A year of turnover in the Big 12 led to breakout seasons from various players across the conference.
No player took to the stage like Baylor quarterback Bryce Petty, the Big 12 Offensive Player of the Year.
Petty proved to be the exception, though. A conference often dominated by talented quarterbacks instead became one highlighted by defense.
Usually skill-position players dominate the headlines in the Big 12.
To that end, 2013 was indeed a strange season.
Numerous defensive players were worthy of consideration for the season’s final power rankings of the top players. Ultimately, three made the cut.
Let’s take a look at the top 10 Big 12 players from 2013.
Choosing between the two Sims proved tough, but ultimately Kansas’ James Sims got the nod over West Virginia’s Charles Sims.
The Jayhawks tailback might have been the most underappreciated player in the Big 12.
Sims served as a workhorse out of necessity, running for 1,110 yards to finish just 67 yards behind conference leader Lache Seastrunk.
However, Kansas’ 3-9 overall record meant Sims produced largely in anonymity as one of the team’s few bright spots.
If you’re not familiar with Mueller, start learning about him.
The first-team All-Big 12 performer finished second in the conference with 11.5 sacks and 18.5 TFLs.
Mueller, a junior, is scheduled to return for his senior season.
Kansas State’s standout defensive lineman also forced four fumbles, tying for fourth in the league. His 62 tackles ranked fourth among Big 12 defensive linemen.
Of the talent Oklahoma loses this year, perhaps none will be more difficult to replace than Ikard.
The Sooners center helped lead them to ranking second in the league in rushing despite an erratic passing attack.
Coaches named Ikard a first-team All-Big 12 performer for a second consecutive season, finishing second in Big 12 Offensive Lineman of the Year voting.
Anyone foolish enough to question Lockett’s place on this list needs only to watch the Buffalo Wild Wings Bowl performance from Lockett.
After doing so, you might wonder how Lockett only ranks at No. 7.
It’s a reasonable question.
Kansas State spent a chunk of the season trying to figure out its quarterback situation. Yet Lockett hauled in 81 catches—11 for touchdowns—while also registering 1,262 receiving yards.
Lockett also led the conference in yards per game with 105.2. He finished third in the league in yards per kickoff return to earn Big 12 Special Teams Player of the Year.
Big 12 coaches ignored the fact that Verrett recorded just two interceptions in 2013.
That’s because they all spent at least one week watching film on the TCU defense and noticed the same thing: Verrett routinely took away half the field from offenses.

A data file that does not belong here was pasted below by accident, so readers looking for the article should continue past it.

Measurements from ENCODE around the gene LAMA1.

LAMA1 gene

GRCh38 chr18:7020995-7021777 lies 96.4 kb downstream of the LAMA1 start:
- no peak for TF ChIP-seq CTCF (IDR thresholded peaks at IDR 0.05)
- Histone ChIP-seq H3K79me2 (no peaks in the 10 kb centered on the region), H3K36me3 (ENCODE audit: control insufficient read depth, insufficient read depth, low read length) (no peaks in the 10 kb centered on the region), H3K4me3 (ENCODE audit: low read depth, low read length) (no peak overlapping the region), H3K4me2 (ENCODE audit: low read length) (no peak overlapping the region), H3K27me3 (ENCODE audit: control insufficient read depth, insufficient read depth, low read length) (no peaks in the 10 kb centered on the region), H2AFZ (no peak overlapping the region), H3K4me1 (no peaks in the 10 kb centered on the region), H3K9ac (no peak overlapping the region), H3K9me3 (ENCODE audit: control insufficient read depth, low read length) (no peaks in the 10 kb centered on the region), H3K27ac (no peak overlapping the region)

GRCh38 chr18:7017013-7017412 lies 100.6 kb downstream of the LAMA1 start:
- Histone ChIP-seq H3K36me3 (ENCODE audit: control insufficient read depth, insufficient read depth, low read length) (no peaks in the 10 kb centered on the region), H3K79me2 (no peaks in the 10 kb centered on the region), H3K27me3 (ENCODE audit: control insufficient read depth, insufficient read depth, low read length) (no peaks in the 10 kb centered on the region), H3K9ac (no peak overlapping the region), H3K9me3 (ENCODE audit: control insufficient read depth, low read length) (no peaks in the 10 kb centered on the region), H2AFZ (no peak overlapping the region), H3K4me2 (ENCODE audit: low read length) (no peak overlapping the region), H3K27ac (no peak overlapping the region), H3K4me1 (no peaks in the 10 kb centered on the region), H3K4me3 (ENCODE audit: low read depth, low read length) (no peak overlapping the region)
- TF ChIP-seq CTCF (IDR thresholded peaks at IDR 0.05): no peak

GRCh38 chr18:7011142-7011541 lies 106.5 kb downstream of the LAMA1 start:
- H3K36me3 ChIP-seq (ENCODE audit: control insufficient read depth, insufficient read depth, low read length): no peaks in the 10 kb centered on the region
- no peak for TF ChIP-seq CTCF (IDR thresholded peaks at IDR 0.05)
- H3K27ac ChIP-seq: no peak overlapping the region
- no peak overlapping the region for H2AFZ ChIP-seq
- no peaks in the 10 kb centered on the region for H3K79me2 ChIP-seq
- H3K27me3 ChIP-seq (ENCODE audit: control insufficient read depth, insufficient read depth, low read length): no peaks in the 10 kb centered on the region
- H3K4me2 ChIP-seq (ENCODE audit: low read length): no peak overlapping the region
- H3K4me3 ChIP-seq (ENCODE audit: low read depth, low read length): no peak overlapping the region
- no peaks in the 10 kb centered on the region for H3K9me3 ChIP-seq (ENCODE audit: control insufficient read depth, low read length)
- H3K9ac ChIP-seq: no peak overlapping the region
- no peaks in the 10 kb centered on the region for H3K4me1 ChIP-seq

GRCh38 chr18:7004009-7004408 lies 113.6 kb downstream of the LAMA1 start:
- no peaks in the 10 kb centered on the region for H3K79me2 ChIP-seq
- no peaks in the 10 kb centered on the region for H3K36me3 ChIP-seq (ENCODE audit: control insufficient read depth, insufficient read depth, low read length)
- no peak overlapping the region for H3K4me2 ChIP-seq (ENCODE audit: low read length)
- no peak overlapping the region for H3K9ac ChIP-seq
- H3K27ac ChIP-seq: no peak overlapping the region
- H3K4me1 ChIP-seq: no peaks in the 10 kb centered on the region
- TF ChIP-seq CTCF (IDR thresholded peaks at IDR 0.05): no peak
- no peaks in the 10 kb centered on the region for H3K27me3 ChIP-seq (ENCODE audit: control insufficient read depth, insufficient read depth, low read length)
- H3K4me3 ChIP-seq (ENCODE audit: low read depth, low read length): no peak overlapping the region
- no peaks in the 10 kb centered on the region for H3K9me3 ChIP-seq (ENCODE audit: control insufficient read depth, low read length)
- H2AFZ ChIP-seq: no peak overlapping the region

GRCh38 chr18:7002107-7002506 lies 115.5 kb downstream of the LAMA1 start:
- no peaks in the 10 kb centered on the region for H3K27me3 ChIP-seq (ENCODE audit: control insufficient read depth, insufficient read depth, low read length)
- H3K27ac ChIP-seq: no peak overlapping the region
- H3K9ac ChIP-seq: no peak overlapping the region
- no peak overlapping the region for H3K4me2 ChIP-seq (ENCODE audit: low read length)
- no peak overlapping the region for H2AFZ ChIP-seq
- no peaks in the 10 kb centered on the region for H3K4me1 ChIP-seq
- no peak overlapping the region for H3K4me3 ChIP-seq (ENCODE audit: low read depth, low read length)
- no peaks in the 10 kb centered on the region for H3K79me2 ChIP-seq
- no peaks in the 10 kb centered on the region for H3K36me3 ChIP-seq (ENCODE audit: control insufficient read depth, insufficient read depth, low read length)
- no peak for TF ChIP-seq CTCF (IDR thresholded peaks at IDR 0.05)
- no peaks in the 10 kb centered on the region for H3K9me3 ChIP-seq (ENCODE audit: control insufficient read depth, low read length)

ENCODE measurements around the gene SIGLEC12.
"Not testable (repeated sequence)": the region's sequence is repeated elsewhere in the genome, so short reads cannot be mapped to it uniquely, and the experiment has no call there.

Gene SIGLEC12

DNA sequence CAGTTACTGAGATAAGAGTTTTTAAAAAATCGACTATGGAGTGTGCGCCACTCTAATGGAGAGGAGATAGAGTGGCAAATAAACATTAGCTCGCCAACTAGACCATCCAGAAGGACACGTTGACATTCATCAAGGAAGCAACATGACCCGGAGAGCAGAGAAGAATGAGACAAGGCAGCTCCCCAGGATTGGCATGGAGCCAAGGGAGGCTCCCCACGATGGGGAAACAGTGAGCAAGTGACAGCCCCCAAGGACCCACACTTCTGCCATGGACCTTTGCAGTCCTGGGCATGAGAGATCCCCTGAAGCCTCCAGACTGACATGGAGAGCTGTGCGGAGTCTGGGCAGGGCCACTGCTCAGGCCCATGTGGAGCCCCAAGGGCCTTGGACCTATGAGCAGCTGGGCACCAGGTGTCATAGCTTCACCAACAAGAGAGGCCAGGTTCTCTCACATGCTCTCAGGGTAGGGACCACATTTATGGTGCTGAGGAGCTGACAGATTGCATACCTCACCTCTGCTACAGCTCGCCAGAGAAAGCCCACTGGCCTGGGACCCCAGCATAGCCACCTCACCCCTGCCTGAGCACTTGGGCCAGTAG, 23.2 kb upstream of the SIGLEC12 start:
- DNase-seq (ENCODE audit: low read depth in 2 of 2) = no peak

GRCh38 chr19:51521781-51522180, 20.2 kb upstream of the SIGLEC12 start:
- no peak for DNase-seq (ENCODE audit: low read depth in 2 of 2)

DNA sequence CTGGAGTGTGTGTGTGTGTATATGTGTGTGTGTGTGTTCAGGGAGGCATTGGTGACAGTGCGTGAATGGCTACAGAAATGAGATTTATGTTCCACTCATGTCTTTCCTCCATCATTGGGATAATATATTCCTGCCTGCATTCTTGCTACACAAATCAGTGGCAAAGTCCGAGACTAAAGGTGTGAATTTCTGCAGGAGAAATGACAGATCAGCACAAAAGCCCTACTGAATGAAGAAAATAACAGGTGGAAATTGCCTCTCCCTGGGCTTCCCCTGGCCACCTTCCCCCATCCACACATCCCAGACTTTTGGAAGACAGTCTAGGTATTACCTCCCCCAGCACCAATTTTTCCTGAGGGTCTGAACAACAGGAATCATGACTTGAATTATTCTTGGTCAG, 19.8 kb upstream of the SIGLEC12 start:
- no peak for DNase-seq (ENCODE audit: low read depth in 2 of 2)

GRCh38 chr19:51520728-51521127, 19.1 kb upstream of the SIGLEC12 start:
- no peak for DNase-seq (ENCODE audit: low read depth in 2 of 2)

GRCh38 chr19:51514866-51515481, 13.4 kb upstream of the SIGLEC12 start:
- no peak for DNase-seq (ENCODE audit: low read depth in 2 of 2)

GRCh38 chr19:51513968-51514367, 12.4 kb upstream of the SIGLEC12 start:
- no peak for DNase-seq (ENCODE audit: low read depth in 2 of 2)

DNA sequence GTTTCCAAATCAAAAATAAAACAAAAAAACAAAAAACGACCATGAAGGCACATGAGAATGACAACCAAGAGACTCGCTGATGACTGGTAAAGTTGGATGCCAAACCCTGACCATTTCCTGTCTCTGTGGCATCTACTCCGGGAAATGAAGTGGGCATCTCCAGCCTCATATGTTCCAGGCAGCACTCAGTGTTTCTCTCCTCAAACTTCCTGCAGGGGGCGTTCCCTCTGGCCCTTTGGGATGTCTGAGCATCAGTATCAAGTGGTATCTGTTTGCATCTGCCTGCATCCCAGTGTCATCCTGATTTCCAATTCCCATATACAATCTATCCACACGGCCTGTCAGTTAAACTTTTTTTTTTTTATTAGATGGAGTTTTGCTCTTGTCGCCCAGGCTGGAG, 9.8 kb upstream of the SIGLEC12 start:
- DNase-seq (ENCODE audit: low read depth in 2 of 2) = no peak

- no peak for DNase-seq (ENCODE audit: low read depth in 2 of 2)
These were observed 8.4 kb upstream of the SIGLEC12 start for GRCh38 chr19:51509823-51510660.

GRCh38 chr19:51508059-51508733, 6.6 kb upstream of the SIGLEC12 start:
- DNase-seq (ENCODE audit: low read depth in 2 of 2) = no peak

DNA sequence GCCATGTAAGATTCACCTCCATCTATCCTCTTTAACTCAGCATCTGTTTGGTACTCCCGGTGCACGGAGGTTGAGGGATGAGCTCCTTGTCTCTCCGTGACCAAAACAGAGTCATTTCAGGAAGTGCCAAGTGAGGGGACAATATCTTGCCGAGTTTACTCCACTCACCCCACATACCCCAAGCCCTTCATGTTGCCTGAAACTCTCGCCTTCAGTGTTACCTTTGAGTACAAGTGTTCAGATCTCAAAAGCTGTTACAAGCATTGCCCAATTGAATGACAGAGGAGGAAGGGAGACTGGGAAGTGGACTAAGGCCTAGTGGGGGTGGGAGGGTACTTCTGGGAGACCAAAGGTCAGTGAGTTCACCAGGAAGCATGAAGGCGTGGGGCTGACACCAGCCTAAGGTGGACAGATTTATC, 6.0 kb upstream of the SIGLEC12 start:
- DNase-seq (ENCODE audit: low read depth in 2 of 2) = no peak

Verrett’s considerable reputation led to teams throwing away from him. He still led the Big 12 with 16 passes defended and 14 pass breakups.
TCU took a big step back with a 4-8 campaign this season, but Verrett did his part to help the defense finish second in total defense.
Offenses don’t explode for 52.4 points per game with 618.8 yards per game without dominant line play.
Baylor was no different.
Richardson led the way for a tremendous offensive line. Coaches recognized his efforts, naming him Big 12 Offensive Lineman of the Year.
Behind Richardson and his linemates, Baylor led the nation in scoring offense and ranked atop the Big 12 with 259.7 rushing yards per game.
An inconsistent Texas offense led to more weight on its defensive counterpart.
Jeffcoat responded by applying pressure to opposing quarterbacks. As one of the Big 12 Co-Defensive Players of the Year, the senior from Plano led the conference with 13 sacks and 19 TFLs.
Some defensive linemen focus so much on blowing up plays in opponents’ backfields that they record the majority of their tackles behind the line. Not the case with Jeffcoat, who led all Big 12 defensive linemen with 79 tackles.
Jeffcoat helped a Texas defense that looked lost through the first three games morph into a serviceable unit that nearly helped the Longhorns to a Big 12 championship.
The leading Big 12 rusher finished with 1,177 yards and 11 touchdowns despite missing nearly three full games.
Seastrunk fell short of his goal to win the Heisman Trophy, but he helped the Bears post the best Big 12 rushing numbers.
Furthermore, Seastrunk was the only Big 12 tailback to average 100 yards per game.
Coaches named Seastrunk first-team All-Big 12.
A blend of speed and athleticism made Seastrunk the most explosive, dynamic scoring threat in the Big 12. Next year, the would-be senior will be breaking opponents’ ankles in the NFL.
Everyone in position to catch passes must have been thrilled with the news of Texas Tech hiring coach Kliff Kingsbury.
Amaro made the most of the opportunity.
The Red Raiders tight end helped break in true freshmen quarterbacks Davis Webb and Baker Mayfield by becoming perhaps the most reliable option in the nation.
Amaro led the conference with 106 receptions and 1,352 receiving yards. He also hauled in seven touchdowns on his way to being unanimously voted first-team all-conference.
Petty ran away as the top offensive player in the Big 12 in 2013. He threw for 4,200 yards and 32 touchdowns while getting intercepted just three times, leading Baylor to an 11-2 record and a conference championship along the way.
No other Big 12 quarterback threw for more than 2,800 yards. Petty also led the league in passing touchdowns by a wide margin—Texas Tech quarterback Davis Webb finished second in the conference with 20.
Though Petty made a name for himself as a passer, he showed off the skill to burn teams with his legs as well, rushing for 14 more touchdowns.
Petty served as the engine that drove a dynamic, high-octane attack, leading the Bears to their first-ever Big 12 championship.